G.L.O.W. (Gorgeous Ladies of Wrestling) is one of the most recently released series on Netflix. The show tells fictional stories involving a real group of women performing in a 1980s wrestling league. G.L.O.W. has attracted the praise of several professional wrestlers such as Kurt Angle. It's been praised for its spot-on 80s atmosphere and fantastic writing and is considered one of Netflix's best series. Most importantly, G.L.O.W. has a fantastic series of cast members who are carrying the show through every episode.
G.L.O.W. wasn't even on most people's radars when it first came out. That is, of course, until people found out about the nudity in the series. For the first time ever, Alison Brie appeared topless on screen, and her fans flooded to Netflix to catch a glimpse of her lovely lady lumps. From an unbiased perspective, I think that flaunting Brie's body was a cheap attempt to draw attention to the show. For a show meant to empower women, the in-your-face sex appeal is a little tacky. But hey, I watch G.L.O.W. for the plot. I can't wait to see what plot points come out during the second season.
15 House Of Cards
House of Cards can be summarized by saying that it's almost like Game of Thrones set in modern politics. The idea of House of Cards is for the creators to try and show the audience just how cutthroat the world of politics can be. While the show is completely fictitious, there are numerous parallels to real-world politics that appeared in the show. But there's only so much you can do without making the show too ridiculous. Netflix should've ended House of Cards after the fantastic first season, but here we are — 4 mediocre seasons later.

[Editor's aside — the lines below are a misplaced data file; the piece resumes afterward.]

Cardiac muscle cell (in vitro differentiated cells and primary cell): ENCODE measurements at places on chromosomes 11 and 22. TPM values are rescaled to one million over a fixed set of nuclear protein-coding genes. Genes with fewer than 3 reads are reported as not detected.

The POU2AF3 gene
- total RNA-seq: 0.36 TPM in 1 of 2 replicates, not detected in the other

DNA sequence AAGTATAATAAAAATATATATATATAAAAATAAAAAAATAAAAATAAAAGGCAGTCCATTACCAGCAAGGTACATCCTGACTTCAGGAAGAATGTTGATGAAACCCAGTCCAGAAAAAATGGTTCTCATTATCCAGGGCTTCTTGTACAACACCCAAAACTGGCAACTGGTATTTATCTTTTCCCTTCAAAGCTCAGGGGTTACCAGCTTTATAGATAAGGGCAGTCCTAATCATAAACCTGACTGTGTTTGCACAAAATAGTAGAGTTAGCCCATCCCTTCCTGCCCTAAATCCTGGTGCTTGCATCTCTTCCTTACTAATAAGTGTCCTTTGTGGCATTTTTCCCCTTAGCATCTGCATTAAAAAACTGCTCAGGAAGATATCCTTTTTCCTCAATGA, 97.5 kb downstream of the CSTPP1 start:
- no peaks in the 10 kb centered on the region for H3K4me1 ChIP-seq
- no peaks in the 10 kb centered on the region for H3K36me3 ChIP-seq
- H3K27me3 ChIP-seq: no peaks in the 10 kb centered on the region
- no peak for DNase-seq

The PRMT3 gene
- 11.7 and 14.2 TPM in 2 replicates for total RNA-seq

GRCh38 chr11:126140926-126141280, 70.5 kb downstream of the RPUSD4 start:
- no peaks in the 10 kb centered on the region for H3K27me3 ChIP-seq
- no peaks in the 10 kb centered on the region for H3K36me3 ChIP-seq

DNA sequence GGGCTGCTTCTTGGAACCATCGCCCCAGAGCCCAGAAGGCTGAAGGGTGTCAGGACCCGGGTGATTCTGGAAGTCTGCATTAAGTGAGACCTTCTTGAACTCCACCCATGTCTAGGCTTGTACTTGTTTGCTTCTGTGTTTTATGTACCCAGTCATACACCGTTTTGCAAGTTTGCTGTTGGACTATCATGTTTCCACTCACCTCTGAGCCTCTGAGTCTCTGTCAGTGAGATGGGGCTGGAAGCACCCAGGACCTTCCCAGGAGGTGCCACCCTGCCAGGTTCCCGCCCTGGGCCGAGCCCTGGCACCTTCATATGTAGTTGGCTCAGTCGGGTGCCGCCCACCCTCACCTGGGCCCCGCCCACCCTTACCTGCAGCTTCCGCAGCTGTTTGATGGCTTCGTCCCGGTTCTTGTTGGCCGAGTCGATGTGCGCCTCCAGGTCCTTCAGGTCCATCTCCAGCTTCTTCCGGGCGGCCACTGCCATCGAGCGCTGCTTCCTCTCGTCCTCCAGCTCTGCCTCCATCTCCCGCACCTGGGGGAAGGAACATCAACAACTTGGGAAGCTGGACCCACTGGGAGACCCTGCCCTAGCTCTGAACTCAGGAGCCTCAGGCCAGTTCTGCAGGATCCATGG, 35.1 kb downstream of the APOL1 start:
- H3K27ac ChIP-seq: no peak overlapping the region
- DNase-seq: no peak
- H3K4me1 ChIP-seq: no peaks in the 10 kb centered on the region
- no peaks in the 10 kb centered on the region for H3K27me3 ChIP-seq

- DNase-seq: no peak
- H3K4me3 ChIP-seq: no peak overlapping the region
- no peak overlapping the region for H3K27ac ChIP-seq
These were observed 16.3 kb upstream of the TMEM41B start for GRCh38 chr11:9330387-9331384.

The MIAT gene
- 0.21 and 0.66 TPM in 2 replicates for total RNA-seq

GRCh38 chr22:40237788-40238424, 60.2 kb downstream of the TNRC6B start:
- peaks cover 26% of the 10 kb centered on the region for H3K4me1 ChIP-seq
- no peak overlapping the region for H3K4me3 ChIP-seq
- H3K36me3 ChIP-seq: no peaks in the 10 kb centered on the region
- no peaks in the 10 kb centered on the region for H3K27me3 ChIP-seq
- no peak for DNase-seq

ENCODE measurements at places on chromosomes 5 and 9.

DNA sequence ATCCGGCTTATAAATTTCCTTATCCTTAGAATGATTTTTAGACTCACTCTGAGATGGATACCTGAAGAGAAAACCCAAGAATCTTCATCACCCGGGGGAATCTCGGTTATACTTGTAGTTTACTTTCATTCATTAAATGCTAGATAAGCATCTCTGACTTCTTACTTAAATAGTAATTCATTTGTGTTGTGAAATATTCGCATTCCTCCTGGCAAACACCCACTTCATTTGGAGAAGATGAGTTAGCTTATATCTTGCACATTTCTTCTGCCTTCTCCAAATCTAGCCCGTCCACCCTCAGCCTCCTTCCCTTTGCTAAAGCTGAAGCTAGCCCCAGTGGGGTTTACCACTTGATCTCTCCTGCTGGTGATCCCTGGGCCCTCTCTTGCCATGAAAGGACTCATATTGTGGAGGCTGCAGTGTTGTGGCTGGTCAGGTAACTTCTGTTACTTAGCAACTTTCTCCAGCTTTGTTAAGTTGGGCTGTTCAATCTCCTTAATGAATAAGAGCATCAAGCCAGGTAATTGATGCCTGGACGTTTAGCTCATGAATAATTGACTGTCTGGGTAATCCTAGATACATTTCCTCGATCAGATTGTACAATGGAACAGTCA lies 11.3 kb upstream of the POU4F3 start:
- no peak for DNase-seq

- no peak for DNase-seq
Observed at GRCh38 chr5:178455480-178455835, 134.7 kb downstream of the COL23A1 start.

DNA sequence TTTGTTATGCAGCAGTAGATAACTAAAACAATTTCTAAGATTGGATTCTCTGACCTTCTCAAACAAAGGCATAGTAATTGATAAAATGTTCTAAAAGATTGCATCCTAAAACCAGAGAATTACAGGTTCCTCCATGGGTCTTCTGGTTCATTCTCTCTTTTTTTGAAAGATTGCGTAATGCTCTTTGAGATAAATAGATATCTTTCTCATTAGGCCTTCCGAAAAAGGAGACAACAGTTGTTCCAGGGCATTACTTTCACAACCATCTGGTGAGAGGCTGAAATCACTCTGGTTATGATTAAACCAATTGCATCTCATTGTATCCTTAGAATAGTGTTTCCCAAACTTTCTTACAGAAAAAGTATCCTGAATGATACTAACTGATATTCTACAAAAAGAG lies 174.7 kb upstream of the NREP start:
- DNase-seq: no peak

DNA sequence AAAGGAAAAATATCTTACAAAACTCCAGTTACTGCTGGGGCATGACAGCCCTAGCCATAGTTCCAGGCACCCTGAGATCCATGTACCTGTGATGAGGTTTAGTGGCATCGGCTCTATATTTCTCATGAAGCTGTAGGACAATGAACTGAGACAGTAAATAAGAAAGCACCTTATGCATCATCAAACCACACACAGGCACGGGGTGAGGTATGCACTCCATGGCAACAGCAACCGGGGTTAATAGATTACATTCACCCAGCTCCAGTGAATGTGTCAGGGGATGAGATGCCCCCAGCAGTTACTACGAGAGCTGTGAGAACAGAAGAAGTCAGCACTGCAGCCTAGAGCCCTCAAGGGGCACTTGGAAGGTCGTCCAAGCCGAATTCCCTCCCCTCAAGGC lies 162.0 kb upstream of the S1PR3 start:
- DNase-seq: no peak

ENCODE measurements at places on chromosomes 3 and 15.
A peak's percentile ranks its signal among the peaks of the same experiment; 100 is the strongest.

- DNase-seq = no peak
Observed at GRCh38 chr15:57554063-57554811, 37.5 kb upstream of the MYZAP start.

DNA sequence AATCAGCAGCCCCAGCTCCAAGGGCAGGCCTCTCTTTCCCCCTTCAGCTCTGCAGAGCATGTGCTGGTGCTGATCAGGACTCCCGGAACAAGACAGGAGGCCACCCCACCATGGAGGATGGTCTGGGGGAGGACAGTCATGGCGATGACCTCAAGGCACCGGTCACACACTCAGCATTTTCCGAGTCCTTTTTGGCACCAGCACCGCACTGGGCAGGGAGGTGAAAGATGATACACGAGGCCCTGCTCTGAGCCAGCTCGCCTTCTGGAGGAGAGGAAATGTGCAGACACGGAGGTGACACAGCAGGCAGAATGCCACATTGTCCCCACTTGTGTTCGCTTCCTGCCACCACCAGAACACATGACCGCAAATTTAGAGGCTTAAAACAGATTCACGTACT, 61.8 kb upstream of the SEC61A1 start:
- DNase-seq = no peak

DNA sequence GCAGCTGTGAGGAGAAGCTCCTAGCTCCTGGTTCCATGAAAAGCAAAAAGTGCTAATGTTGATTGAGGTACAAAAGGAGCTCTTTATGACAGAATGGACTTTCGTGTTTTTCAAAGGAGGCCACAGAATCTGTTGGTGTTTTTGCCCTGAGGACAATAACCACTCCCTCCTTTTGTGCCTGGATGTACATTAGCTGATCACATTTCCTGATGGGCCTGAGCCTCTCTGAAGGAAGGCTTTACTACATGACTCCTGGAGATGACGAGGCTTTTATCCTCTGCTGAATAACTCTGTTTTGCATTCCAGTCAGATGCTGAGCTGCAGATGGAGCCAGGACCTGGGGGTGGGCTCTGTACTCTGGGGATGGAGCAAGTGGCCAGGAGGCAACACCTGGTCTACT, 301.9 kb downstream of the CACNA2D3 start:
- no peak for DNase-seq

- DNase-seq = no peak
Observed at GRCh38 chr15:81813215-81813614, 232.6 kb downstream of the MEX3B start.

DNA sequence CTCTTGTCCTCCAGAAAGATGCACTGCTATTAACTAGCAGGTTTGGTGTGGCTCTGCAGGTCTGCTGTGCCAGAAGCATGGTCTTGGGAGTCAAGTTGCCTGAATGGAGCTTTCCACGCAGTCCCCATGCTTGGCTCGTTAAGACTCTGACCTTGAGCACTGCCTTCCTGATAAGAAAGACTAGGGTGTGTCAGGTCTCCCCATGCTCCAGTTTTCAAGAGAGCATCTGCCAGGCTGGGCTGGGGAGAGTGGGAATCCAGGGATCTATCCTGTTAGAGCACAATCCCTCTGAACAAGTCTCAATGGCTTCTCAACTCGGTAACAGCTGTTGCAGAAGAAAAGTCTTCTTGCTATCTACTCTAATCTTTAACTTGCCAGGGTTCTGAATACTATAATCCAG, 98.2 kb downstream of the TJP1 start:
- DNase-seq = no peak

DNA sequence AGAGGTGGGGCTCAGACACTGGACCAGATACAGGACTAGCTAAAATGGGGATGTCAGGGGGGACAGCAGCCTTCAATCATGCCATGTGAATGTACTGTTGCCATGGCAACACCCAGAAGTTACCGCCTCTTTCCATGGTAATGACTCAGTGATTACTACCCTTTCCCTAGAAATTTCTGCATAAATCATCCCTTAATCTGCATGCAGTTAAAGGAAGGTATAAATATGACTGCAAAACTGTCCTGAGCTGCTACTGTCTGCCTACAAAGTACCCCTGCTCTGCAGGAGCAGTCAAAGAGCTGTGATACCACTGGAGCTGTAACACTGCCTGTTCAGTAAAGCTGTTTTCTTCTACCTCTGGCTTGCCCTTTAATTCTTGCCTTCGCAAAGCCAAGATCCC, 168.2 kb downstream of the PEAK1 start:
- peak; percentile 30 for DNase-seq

Political dramas such as House of Cards were only fun to watch because the politics in the show was so much more entertaining than real-world politics. Today, that isn't the case. The absolute absurdity of what's happening in the world of politics is unlike anything we've ever seen before. If you tried to recreate today's politics in a TV show, everyone would dismiss it and say that it's completely unrealistic. That isn't the fault of the writers; it's just that reality is so much crazier than fiction right now.
14 Marvel's Jessica Jones
Jessica Jones tells the story of, you guessed it, Jessica Jones. For those who don't know, Jones, played by Krysten Ritter, is a former superhero that opens her own detective agency. The series was originally developed for ABC but was rejected. Netflix picked up the show in 2013 and used names like "David Tennant" and "Krysten Ritter" to sell the series to its audience. The series took a darker approach to the seemingly light Marvel universe. For example, Jessica Jones covers topics such as post-traumatic stress disorder, assault, and even r*pe.